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Pearls Before Swine: “Another Time”

When I started The Daily Music Break, I made a note that I would get a chance to post something from Pearls Before Swine. It’s not the music. I like it, but that wasn’t it.

There are two reasons that I looked forward to it: It’s my favorite name of any band ever (except, of course, The Al Roker Death Cult Wind Ensemble). PBS also had the brilliant idea of using apocalyptic, violent artwork for the album covers. The best example is “The Triumph of Death” by Pieter Brueghel the Elder. It is an interesting piece of art, to say the least. Wikipedia said that the band — which was led by Tom Rapp and released six albums — also used Hieronymus Bosch paintings for covers.

Above is “Another Time.” Here is more on Pearls Before Swine.


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Here’s What’s Here

The Daily Music Break explores every genre of music, from hip hop to opera. It's simple: Boundaries are dumb. It's all good. Here is more about the site and here is our index:

--A Tribe Called Quest to The Dick Hyman Trio (In other words, A to H)

--Indigo Girls to Queen Ida (I to Q)

--Radiohead to ZZ Top (R to Z)

Reading Music

The stories of the great bands and musicians are fascinating. Musicians as a group are brilliant, but often troubled. The combination of creativity and drama makes for great reading.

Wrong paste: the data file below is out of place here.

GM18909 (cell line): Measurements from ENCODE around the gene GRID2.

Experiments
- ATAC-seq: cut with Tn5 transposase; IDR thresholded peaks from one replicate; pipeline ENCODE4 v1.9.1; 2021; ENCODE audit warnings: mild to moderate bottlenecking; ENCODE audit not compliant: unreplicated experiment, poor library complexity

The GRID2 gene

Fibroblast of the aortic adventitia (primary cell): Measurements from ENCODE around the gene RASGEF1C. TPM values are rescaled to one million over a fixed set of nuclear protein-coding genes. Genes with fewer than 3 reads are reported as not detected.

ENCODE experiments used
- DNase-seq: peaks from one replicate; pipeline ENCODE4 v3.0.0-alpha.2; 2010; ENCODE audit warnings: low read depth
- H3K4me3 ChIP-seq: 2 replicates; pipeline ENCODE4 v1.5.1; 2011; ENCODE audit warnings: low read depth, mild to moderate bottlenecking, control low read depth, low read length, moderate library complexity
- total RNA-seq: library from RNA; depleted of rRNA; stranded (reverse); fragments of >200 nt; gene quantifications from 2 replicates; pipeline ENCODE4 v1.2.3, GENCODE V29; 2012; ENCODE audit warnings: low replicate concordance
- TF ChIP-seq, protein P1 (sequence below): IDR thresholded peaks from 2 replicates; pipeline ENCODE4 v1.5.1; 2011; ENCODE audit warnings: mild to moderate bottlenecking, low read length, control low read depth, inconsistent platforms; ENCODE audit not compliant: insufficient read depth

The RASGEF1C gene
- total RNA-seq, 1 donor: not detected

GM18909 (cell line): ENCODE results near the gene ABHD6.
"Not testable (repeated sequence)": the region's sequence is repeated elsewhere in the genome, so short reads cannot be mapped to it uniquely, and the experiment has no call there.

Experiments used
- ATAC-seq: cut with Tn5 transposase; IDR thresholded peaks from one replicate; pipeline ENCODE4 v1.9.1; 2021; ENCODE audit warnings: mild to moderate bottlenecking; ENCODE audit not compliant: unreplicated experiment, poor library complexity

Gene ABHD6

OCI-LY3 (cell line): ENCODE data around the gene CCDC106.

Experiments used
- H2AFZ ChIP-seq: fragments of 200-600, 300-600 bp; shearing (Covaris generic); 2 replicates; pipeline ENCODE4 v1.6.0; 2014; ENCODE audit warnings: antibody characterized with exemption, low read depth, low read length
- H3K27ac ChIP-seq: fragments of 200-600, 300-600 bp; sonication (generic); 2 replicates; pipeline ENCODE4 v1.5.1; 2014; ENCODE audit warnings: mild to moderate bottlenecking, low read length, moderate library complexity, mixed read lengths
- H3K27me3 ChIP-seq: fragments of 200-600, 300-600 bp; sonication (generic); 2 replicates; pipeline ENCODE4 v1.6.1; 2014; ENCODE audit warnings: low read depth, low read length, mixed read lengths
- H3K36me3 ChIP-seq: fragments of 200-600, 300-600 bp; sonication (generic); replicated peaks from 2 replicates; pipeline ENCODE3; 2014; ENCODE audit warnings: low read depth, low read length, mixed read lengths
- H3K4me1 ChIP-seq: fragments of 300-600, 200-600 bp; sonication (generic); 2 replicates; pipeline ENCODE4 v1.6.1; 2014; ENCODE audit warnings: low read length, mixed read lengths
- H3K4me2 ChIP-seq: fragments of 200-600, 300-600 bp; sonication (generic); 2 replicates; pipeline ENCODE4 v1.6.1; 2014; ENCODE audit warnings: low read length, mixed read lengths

Here are some books to check out.

Duke Ellington brought class, sophistication and style to jazz which, until that point, was proudly unpolished and raucous. His story is profound. The author, Terry Teachout, also wrote "Pops," the acclaimed bio of Louis Armstrong. Click here or on the image.


What else is there to say? Here is the story behind every song written by The Beatles. Click here or on the image.


The Grateful Dead don't get enough credit for the profound nature of its lyrics. Many of the band's songs are driven by a deep and literate Americana ("I'm Uncle Sam/That's who I am/Been hidin' out/In a rock and roll band" and "Majordomo Billy Bojangles/Sit down and have a drink with me/What's this about Alabama/Keeps comin' back to me?").

David Dodd's exhaustive study tells the story, song by song. Click here or on the image.